Contra Ashvin, I will take the stance that one shouldn't accept or prompt on either of those things (and I'm always particularly annoyed at it when it appears in answer lines). Just like capacitors are not capacitance and shouldn't be prompted or accepted, inductors and inductance are not electromagnetic induction and should not be prompted or accepted. Words forms are fine, but completely different things are not.
Excelsior (smack) wrote:
packet 9, tossup 9 wrote:ANSWER: electromagnetic induction [prompt on “inductors” or “inductance”]
I don't think there's really any reason to prompt on the latter two things instead of accepting them outright. I know that "inductor" isn't a phenomenon, but as a general principle, being lenient with word forms of common nouns is generally a good idea and certainly won't let somebody without sufficient knowledge sneak by.
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Re: MUT 2013 Specific Question Discussion Thread

Post by Auks Ran Ova » Sun Mar 31, 2013 3:00 am

Thank you for your comprehensive post, Ashvin! We will endeavor to fix these problems where possible. A couple of notes from stuff in my areas:

-I learned about Ushas while reading various stories about Indra, though I'm given to understand Vedic mythology is not too important to contemporary practicing Hindus. That said, there was some discussion among the writers about whether it was too hard, and if no one's getting it there's certainly no harm in toning it down a bit.

-Glad you liked the snowmen tossup.

-I will stop making Wikipedia jokes when you pry the keyboard from my cold dead hands.
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Re: MUT 2013 Specific Question Discussion Thread

Post by Adventure Temple Trail » Sun Mar 31, 2013 10:16 am

I was doing stats all day so I was largely skimming over the packets all by my lonesome and didn't catch things that a reader or player would catch, but these things stood out:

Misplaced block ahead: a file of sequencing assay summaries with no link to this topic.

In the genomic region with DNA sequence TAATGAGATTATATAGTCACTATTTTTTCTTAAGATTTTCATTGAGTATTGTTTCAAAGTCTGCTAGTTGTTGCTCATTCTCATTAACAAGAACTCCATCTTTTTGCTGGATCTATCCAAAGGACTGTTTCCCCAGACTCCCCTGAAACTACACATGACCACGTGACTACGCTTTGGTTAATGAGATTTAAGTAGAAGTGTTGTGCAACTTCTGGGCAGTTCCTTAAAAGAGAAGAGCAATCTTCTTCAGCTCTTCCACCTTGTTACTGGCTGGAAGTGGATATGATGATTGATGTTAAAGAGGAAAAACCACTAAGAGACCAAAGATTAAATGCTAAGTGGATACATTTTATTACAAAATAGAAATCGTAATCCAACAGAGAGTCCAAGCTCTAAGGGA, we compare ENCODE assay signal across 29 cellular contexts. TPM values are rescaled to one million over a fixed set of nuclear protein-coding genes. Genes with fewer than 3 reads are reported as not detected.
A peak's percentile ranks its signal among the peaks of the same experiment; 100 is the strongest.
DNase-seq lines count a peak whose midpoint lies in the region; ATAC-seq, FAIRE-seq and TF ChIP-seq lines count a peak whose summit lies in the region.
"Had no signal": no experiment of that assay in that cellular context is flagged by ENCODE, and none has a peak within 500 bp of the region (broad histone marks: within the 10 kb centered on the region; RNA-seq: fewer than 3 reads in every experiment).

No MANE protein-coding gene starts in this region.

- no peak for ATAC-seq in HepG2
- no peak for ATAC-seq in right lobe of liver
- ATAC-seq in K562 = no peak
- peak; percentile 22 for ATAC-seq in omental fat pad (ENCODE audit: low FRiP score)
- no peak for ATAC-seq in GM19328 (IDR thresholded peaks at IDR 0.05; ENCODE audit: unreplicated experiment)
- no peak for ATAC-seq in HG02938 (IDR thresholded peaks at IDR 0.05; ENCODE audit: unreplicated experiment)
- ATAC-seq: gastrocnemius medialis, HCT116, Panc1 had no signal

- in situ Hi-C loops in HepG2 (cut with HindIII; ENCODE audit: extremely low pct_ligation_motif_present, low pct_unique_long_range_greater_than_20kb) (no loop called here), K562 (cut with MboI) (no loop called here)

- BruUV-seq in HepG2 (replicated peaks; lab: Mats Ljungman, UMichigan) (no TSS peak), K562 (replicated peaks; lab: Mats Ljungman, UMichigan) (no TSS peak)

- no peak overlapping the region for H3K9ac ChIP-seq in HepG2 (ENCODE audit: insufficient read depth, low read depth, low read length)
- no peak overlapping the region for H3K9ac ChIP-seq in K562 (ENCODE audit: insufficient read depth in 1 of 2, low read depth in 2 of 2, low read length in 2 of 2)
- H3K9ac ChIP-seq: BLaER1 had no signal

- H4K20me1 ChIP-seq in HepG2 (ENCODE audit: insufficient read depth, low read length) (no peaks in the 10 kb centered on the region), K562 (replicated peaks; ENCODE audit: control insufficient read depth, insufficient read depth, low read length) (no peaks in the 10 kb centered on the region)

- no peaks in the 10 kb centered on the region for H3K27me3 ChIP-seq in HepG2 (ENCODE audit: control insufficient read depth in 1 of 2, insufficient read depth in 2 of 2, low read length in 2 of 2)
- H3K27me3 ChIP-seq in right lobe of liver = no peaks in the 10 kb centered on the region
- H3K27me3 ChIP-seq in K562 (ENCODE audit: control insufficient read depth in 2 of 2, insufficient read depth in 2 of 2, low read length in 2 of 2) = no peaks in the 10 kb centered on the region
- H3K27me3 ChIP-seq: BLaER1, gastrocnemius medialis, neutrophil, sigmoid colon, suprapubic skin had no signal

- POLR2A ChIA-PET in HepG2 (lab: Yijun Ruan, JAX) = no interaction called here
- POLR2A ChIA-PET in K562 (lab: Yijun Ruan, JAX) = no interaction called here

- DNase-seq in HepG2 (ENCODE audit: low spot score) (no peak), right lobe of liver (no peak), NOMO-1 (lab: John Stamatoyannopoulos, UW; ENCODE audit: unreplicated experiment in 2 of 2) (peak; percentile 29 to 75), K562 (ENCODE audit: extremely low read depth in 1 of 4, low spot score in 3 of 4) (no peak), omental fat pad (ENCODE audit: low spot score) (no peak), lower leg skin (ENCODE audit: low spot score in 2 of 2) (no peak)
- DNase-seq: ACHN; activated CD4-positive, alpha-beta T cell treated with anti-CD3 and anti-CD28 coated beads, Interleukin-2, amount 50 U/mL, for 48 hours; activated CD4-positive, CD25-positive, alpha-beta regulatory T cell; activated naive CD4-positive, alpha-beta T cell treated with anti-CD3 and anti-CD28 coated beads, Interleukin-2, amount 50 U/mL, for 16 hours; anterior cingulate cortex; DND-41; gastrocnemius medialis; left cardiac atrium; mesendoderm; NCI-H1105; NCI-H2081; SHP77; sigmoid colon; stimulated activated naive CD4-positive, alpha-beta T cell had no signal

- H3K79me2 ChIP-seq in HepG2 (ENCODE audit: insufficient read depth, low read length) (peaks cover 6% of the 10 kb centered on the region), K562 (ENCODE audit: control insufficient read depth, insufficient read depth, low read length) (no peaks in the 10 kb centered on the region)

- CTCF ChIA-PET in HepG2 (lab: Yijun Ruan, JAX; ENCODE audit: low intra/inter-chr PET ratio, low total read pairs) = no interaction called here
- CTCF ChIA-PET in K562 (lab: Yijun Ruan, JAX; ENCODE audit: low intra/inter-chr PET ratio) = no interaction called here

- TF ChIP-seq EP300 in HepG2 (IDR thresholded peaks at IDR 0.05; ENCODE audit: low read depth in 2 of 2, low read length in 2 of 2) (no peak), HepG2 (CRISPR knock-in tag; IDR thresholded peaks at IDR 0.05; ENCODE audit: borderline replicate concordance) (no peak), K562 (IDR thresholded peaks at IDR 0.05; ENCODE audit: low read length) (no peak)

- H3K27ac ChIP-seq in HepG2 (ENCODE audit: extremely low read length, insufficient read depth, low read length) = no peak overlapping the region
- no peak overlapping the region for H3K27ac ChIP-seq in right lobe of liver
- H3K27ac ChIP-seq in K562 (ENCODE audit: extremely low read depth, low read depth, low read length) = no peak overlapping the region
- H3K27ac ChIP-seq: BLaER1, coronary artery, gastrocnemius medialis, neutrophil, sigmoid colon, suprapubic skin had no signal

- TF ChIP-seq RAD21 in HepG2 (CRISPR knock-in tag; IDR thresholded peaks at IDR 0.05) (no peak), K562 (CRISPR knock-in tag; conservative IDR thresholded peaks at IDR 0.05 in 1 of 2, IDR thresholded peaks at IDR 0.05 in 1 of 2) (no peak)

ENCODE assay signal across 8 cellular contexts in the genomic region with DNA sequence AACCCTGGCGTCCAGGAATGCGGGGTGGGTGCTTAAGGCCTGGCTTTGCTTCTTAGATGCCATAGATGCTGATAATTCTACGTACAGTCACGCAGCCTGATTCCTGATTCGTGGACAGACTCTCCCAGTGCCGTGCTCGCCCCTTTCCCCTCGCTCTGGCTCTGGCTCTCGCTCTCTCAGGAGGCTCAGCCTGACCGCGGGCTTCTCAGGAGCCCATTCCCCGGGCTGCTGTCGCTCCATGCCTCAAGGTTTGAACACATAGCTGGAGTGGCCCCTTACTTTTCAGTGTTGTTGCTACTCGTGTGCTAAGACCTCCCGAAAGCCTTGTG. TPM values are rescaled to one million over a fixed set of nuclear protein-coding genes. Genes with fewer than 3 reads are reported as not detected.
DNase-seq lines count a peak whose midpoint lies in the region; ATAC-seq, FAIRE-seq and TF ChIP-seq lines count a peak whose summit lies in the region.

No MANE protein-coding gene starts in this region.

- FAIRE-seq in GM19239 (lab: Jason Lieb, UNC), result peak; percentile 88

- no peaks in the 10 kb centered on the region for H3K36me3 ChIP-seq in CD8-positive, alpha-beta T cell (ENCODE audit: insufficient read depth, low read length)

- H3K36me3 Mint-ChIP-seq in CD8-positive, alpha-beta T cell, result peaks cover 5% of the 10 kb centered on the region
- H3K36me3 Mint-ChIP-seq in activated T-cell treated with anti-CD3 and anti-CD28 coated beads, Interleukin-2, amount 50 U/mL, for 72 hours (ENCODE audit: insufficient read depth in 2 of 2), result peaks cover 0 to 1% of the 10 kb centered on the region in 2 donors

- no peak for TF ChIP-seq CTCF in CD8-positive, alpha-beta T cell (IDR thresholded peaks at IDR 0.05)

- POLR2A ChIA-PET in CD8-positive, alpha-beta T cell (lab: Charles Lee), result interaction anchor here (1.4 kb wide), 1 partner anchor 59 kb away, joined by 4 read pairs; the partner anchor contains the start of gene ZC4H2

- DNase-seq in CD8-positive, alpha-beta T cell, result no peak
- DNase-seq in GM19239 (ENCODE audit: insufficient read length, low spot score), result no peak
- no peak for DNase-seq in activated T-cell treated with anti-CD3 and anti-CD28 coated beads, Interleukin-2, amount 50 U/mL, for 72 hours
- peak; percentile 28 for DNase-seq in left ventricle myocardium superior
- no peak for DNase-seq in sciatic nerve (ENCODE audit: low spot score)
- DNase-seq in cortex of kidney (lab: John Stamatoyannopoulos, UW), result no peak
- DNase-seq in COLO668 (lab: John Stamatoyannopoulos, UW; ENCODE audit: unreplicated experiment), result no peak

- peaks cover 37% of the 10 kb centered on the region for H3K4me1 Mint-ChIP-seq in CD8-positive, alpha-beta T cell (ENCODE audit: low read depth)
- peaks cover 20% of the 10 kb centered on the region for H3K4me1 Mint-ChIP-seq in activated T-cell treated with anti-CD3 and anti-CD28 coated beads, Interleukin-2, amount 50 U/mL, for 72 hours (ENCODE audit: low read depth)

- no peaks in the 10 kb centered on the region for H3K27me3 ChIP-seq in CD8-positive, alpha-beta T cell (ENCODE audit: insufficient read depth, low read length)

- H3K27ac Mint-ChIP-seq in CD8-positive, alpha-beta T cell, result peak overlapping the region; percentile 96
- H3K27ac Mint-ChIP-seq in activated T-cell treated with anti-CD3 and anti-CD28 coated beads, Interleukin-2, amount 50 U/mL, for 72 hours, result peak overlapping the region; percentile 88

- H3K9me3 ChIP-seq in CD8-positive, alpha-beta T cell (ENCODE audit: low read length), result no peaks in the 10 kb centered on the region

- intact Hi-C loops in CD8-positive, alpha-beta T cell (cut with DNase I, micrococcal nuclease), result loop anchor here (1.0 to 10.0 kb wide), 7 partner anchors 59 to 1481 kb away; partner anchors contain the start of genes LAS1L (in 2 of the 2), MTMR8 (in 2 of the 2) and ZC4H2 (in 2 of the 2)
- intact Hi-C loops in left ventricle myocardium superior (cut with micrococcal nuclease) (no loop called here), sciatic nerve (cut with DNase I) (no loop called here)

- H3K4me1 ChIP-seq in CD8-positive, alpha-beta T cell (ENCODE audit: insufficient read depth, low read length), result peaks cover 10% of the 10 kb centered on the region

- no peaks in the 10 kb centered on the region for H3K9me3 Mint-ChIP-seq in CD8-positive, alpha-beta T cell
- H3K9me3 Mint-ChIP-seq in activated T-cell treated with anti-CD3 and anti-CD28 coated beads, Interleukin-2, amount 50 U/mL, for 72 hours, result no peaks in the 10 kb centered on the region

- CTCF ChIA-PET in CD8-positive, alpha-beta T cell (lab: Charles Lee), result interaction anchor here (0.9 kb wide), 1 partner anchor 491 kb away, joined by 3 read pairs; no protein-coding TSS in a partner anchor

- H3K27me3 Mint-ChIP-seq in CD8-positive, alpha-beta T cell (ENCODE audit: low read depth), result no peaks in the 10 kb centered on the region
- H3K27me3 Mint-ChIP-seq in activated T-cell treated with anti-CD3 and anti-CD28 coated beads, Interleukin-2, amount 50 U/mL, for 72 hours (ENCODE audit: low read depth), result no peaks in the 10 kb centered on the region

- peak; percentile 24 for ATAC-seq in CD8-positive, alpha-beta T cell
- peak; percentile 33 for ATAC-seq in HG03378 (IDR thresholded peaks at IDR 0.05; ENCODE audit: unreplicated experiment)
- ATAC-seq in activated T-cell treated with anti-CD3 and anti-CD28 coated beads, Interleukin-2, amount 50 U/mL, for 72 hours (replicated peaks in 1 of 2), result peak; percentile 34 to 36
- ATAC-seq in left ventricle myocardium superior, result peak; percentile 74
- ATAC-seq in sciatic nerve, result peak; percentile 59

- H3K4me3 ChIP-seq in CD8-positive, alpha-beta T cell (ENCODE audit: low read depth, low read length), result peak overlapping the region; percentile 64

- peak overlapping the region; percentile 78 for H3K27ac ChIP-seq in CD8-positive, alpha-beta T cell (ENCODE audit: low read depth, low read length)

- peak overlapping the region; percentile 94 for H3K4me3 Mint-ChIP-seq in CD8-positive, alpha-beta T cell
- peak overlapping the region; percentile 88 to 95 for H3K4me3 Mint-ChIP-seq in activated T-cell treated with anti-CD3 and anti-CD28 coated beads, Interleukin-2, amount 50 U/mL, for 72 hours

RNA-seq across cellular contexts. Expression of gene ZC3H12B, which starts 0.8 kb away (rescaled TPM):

-The architect of DC was Pierre L'Enfant, not Charles L'Enfant.

-Can the phrase "do not accept 'freezing point'" be added to the melting point answer line? We had a game-deciding protest hinge whether solids can logically have a freezing point, being, y'know, already frozen, but as far as I know it's the same point on a phase diagram and the term "freezing point depression" is more common than "melting point depression," so it's probably worth forcing people to say the right one.

-The moderation tossup was pretty unsalvageably terrible. I'm too ignorant to know things about the first three lines, but nothing about the phrase
MUT wrote:One book that advocates this practice argues that the highest goal of human existence is (*) eudaimonia.
uniquely refers to "moderation," whatever that is. Depending on how much you like Aristotle or what part of the Nicomachean Ethics you read, the answer here could be "being virtuous," "the contemplative life," "the political life," "virtue ethics," or any of the specific virtues Aristotle talks about ("being courageous," "sophrosune,"...), and at least in my course work the "golden mean" was explicitly taught as a concept NOT to be confused with "all things in moderation". I would at minimum prompt on any answer involving the words "virtue" or "arete", which could possibly steer someone in the right direction, if you really want to fix this question. But as is this tossup looks really ridiculous and worthy of being scrapped outright.
Last edited by Adventure Temple Trail on Sun Mar 31, 2013 6:12 pm, edited 3 times in total.
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Re: MUT 2013 Specific Question Discussion Thread

Post by Cheynem » Sun Mar 31, 2013 11:26 am

It's Pierre Charles L'Enfant, I think, is where the confusion came from.